Our Rides: The Electric Galloping Horse?
Over the years, we often pat ourselves on the back as being most likely to be first adopters of anything. After all, LGBTQ consumers love to get the latest and greatest technology to advance our lives and keep us ahead of society’s curve.
A prime example has been our embrace of electric vehicles. This is aligned with a demographic study that shows this community’s want of embracing environmentally friendly solutions to improve our lives ahead of the rest of society.
Not everyone has bought into the idea of an electric vehicle. There are those of us who are priced out of the automotive market completely, let alone looking at a pre-owned EV or hybrid vehicle. As much as we desire to own an electrified vehicle, there are other considerations to be made that add to the cost of living with one.
Years of talking about EVs, as well as getting in brief drives of them, made me wonder what it’s like to actually have one to use on a regular basis.
Ford responded by sending a 2021 Mustang Mach-E to my doorstep for a week.
Granted, a week is not enough time to absorb the EV lifestyle. However, it provided enough time to test the waters and see what the fuss is all about. How to live without having to stop at a gas station to fuel up.
First of all, what is a Ford Mustang Mach-E?
It is the first true execution of Ford’s battery-electric vehicle architecture. The crossover/SUV was born from a platform with a flat battery pack positioned between the two axles with the vehicle built on top of it. The body takes the shape of a Mustang coupe, except for the sheer size, the four doors, and hatchback – rather, liftgate – with an extended roof line.
There are a lot of cool functions the Mustang Mach-E offers. To open the doors, you press a button on the pillar/frame to gain access. Front doors have a little “handle” to swing the door open. Underneath the hood is a small “frunk” – about 4.7 cubic feet of secure space.
Inside the Mustang Mach-E is a future-forward interior design. That includes a small, wide instrument cluster screen with minimal information. Just enough data to help you with your driving. In the middle is a huge 15.5-inch touchscreen in a portrait orientation. This houses Ford’s Sync 4A infotainment system and controls most functions inside the vehicle. You shift with the rotary dial on the center console.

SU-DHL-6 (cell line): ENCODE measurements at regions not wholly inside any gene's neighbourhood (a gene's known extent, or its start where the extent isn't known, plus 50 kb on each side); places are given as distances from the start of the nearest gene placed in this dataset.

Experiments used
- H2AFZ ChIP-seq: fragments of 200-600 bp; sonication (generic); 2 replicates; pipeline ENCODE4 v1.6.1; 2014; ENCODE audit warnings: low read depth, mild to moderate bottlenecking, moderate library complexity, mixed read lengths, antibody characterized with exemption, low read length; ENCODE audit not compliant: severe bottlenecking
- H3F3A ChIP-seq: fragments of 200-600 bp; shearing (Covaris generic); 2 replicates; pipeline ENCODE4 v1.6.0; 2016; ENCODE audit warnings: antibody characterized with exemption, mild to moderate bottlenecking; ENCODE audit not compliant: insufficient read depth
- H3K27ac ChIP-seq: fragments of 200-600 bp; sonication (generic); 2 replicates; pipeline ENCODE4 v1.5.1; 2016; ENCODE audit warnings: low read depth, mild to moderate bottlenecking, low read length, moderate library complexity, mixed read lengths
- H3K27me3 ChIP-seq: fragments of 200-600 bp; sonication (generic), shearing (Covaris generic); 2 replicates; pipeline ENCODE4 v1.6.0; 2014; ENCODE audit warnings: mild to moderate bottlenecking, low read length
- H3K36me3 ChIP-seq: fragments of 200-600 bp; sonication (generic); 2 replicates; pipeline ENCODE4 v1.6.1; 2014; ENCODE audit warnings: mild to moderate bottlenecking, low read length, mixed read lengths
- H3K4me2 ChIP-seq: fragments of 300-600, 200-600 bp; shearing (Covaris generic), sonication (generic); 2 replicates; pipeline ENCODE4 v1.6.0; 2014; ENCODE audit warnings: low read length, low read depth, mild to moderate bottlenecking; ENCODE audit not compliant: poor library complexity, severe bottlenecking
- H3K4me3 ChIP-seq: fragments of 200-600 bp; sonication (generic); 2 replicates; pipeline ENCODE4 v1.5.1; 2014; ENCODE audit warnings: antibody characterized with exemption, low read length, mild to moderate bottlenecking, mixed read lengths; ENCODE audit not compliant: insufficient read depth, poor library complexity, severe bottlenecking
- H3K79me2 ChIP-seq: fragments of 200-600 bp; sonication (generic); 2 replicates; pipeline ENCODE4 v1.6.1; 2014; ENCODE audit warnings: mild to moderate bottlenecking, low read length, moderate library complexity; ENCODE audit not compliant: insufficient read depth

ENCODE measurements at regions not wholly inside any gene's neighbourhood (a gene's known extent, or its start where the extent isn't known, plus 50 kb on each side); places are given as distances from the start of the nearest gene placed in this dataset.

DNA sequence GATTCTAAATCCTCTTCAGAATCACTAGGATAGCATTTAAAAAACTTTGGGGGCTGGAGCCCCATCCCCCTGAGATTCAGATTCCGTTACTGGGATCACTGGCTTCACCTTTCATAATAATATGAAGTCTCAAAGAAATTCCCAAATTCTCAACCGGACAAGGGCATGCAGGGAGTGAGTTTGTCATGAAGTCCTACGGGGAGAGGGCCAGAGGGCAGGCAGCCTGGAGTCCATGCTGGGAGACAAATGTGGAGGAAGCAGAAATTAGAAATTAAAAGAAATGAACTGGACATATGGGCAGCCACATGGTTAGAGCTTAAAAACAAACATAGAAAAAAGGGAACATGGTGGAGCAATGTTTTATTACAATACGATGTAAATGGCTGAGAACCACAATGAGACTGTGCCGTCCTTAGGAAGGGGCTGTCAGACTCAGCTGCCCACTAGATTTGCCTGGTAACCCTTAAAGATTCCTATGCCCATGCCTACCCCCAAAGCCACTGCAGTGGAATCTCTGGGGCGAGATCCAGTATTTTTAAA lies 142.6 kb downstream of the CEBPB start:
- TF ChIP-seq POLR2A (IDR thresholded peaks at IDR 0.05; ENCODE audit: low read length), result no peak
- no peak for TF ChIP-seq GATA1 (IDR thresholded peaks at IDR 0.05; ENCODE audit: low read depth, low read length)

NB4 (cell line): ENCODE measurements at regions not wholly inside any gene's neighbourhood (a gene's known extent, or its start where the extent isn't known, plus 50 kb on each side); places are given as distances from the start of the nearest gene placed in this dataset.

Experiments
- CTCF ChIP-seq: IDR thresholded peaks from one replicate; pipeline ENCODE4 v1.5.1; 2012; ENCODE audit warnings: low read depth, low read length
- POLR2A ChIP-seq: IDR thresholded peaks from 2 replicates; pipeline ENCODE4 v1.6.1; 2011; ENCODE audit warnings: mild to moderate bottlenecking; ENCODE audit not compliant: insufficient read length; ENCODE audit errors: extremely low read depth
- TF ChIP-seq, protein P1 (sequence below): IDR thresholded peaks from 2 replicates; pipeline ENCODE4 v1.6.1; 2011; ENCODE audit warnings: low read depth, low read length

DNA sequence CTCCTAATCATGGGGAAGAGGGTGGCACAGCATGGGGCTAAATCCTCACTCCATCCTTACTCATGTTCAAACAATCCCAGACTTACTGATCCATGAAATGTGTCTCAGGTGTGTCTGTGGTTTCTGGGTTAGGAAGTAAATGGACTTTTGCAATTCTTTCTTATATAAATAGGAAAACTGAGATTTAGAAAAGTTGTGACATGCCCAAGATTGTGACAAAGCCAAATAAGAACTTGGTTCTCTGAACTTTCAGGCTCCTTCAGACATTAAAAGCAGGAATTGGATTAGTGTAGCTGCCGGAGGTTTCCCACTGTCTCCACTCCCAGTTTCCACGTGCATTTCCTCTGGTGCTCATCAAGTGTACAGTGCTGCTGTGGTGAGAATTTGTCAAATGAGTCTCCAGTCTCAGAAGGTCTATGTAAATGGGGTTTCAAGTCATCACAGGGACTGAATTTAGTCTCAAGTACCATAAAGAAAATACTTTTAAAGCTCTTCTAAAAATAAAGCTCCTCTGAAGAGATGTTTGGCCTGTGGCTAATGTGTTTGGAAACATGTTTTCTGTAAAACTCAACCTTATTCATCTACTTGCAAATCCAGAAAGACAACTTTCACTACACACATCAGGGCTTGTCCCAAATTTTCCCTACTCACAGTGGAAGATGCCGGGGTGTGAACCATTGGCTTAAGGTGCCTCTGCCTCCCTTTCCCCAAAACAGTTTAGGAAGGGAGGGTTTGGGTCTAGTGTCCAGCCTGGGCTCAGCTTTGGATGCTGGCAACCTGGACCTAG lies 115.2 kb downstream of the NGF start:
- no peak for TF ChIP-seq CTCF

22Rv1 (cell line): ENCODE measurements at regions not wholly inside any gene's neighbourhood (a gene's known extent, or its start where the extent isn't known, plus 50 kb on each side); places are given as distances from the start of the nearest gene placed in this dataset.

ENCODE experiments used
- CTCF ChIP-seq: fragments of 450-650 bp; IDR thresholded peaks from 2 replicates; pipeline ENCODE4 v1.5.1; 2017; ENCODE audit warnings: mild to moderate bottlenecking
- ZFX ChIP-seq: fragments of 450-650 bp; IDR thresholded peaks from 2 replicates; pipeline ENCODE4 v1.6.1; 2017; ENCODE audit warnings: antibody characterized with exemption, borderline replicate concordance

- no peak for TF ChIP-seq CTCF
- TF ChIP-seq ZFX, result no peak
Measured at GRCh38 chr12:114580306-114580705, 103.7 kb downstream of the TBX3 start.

One of the big features Ford loves to tout of the Mustang Mach-E is its driving modes. Engage is the perfect middle ground for everyday driving. You can put it into Whisper mode for a more efficient drive. However, if you want your Mach-E to act like a Mustang, put it into Unbridled mode for quicker acceleration and more aggressive driving characteristics.
Our Premium trim model has all-wheel drive, which puts an electric motor on each axle. In total, these two motors combined provide a peak power rating of 316 horsepower and 428 pound-feet of peak torque. It is also equipped with an 88-kilowatt-hour extended use battery pack, which gave us a range of 245 miles from a 100% charge.
That’s about it for the Mustang Mach-E. The reality of this vehicle is not because of its name, but rather that it is Ford’s best electric vehicle right now – until the F-150 Lightning shows up in people’s driveways and carports.
So, what was it like living with the Mustang Mach-E?
The one thing that I noticed was my own range anxiety. We’re used to seeing the fuel gauge’s needle to be prompted to fill ‘er up at the nearest gas station. With an electric vehicle, if you don’t have the infrastructure set up at home, you have to find a place to charge up.
With the Mustang Mach-E, you have to download the FordPass app. It practically monitors everything, enables you to remotely check your vehicle, and helps you to find the nearest charging station. The Blue Oval Charge Network identifies certain stations that will work with your Ford EV. They tend to lean towards DC Fast Chargers for quicker recharging overall.
The preferred network for Ford is ElectrifyAmerica, which has only two DC Fast Chargers in our region: One in Woodbury, the other in Eau Claire. Ford also lists other DC Fast Charging stations on other networks, such as ChargePoint and Greenlots. These are found elsewhere in Minnesota and across the state line.
On one such charge, the Mustang Mach-E was down to about 62 percent of battery charge. I took it to the ElectrifyAmerica station in Woodbury and put it on its highest-level charger. It took 23 minutes to recapture 19% more charge to 81% battery. FordPass calculated that it added 71 miles to the Mustang Mach-E’s range. On a different charging session at the same charging station, we filled up the battery from 21% to 81% in just 38 minutes.
From our editorial office in Edina, getting to the ElectrifyAmerica station is about a 28-mile drive. There are DC Fast Charging stations closer to us within Ford’s network. However, we found that either they did not work with the vehicle, or the station was reserved for a specific brand of vehicle other than Ford.
Otherwise, you can live with an electric vehicle without having to fork over the money to get your home wired for a charging station. Keep in mind that you are limited to as much as a Level 2 home charger and will take hours to get the battery to at least 80%. We did exactly that, however we went for a full 100% battery recharged using a home Level 2 charger. It took over 13 hours for the top off from about under 65%. Once you go past 80% on a charge, the process becomes much slower.
There are many considerations when it comes to electric vehicles. Charging will become the largest piece towards ownership. It is something to think about if you are planning to live with an electric vehicle.
If you’re already living with an electric vehicle, maybe you can give us some advice on how to truly get the best out of the experience for us. We could use some, as there will be more electric vehicles coming our way.